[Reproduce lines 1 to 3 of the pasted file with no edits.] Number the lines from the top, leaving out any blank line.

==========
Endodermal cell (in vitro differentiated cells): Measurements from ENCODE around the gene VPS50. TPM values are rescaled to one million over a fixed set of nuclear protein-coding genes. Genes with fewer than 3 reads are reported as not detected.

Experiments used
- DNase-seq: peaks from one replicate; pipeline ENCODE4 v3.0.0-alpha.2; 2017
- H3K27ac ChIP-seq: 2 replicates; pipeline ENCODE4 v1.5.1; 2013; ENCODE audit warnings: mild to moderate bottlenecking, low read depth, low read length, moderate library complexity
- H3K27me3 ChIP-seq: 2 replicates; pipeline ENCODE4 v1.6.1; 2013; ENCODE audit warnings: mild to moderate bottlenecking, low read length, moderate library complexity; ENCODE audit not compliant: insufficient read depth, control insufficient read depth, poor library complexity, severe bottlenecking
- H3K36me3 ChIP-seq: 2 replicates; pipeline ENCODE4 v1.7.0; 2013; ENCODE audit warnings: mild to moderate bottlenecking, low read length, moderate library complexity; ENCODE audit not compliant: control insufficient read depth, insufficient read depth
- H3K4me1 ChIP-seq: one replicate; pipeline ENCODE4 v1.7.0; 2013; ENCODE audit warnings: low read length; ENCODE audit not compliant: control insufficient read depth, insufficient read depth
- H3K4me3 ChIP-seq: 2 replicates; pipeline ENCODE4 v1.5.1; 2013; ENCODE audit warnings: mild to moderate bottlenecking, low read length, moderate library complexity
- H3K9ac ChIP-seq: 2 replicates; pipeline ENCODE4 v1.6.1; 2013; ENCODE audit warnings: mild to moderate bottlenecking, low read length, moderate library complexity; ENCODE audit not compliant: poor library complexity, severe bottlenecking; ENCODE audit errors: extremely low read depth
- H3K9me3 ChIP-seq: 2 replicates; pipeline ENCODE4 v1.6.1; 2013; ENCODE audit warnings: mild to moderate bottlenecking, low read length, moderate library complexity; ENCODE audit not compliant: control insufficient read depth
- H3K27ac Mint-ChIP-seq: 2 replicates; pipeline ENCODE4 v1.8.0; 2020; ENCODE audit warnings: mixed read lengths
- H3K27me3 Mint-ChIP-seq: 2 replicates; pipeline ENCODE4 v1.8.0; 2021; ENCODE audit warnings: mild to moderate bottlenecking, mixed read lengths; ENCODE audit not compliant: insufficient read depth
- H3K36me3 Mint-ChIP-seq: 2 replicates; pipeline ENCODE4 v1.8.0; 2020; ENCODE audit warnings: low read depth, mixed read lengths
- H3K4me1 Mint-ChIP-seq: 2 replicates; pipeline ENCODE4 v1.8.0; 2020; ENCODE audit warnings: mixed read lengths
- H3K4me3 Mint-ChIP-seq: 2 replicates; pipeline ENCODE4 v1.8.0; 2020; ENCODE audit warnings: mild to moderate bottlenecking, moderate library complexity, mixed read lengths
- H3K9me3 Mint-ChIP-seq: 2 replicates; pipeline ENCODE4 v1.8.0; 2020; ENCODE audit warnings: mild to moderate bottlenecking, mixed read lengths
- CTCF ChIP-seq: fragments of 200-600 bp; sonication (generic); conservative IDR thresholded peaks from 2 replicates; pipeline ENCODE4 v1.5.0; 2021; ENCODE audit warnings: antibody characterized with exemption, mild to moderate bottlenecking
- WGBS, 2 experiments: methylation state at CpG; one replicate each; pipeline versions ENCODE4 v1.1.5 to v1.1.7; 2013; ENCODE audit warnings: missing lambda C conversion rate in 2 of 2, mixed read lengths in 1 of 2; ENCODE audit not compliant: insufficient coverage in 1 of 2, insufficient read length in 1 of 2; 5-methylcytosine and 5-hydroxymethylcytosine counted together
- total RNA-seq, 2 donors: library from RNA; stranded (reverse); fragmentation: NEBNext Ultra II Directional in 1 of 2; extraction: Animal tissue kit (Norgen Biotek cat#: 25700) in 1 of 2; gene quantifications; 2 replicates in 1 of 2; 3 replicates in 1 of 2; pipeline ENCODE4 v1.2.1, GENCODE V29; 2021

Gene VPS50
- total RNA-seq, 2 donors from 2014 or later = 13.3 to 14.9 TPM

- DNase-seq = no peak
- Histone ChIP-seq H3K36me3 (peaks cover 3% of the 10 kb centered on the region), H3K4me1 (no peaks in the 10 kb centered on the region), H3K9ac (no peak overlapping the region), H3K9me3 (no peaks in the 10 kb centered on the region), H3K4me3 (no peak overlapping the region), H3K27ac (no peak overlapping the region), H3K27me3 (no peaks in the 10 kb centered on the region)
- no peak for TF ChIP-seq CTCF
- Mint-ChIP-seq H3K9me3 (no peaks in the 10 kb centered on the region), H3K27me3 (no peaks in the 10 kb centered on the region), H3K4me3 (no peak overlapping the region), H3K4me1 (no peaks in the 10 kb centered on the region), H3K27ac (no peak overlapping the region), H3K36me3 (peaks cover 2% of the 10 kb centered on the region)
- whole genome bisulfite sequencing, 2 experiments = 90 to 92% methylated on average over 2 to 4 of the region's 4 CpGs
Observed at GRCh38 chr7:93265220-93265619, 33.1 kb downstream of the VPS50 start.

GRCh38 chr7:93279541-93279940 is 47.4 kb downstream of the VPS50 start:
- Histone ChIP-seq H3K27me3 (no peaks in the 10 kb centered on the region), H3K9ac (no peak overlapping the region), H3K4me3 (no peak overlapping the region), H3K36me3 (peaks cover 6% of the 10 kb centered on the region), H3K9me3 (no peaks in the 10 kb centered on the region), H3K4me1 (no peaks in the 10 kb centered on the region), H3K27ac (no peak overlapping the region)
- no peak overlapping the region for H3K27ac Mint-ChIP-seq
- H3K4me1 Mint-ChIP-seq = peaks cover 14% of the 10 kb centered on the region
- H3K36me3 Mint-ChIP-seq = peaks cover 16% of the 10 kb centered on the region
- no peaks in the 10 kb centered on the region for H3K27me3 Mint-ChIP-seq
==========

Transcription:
Endodermal cell (in vitro differentiated cells): Measurements from ENCODE around the gene VPS50. TPM values are rescaled to one million over a fixed set of nuclear protein-coding genes. Genes with fewer than 3 reads are reported as not detected.

Experiments used
- DNase-seq: peaks from one replicate; pipeline ENCODE4 v3.0.0-alpha.2; 2017